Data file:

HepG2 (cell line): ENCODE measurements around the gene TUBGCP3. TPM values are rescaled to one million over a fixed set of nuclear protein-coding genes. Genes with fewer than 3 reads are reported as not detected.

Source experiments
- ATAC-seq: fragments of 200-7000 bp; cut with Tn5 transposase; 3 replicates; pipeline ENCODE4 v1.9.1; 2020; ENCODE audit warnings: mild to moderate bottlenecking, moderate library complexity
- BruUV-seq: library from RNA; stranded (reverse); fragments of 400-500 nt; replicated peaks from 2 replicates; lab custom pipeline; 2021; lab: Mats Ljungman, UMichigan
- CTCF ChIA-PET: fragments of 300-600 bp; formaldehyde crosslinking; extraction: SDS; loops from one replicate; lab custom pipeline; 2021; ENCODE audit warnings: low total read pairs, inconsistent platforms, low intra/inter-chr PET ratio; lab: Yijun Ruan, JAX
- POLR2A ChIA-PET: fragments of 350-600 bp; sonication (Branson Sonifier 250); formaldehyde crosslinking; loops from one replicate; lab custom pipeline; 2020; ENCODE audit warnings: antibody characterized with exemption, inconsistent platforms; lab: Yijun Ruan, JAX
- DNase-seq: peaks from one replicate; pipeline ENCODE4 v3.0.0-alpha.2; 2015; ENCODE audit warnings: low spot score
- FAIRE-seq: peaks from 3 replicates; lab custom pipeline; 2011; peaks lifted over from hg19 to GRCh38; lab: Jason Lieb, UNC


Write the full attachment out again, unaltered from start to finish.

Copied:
HepG2 (cell line): ENCODE measurements around the gene TUBGCP3. TPM values are rescaled to one million over a fixed set of nuclear protein-coding genes. Genes with fewer than 3 reads are reported as not detected.

Source experiments
- ATAC-seq: fragments of 200-7000 bp; cut with Tn5 transposase; 3 replicates; pipeline ENCODE4 v1.9.1; 2020; ENCODE audit warnings: mild to moderate bottlenecking, moderate library complexity
- BruUV-seq: library from RNA; stranded (reverse); fragments of 400-500 nt; replicated peaks from 2 replicates; lab custom pipeline; 2021; lab: Mats Ljungman, UMichigan
- CTCF ChIA-PET: fragments of 300-600 bp; formaldehyde crosslinking; extraction: SDS; loops from one replicate; lab custom pipeline; 2021; ENCODE audit warnings: low total read pairs, inconsistent platforms, low intra/inter-chr PET ratio; lab: Yijun Ruan, JAX
- POLR2A ChIA-PET: fragments of 350-600 bp; sonication (Branson Sonifier 250); formaldehyde crosslinking; loops from one replicate; lab custom pipeline; 2020; ENCODE audit warnings: antibody characterized with exemption, inconsistent platforms; lab: Yijun Ruan, JAX
- DNase-seq: peaks from one replicate; pipeline ENCODE4 v3.0.0-alpha.2; 2015; ENCODE audit warnings: low spot score
- FAIRE-seq: peaks from 3 replicates; lab custom pipeline; 2011; peaks lifted over from hg19 to GRCh38; lab: Jason Lieb, UNC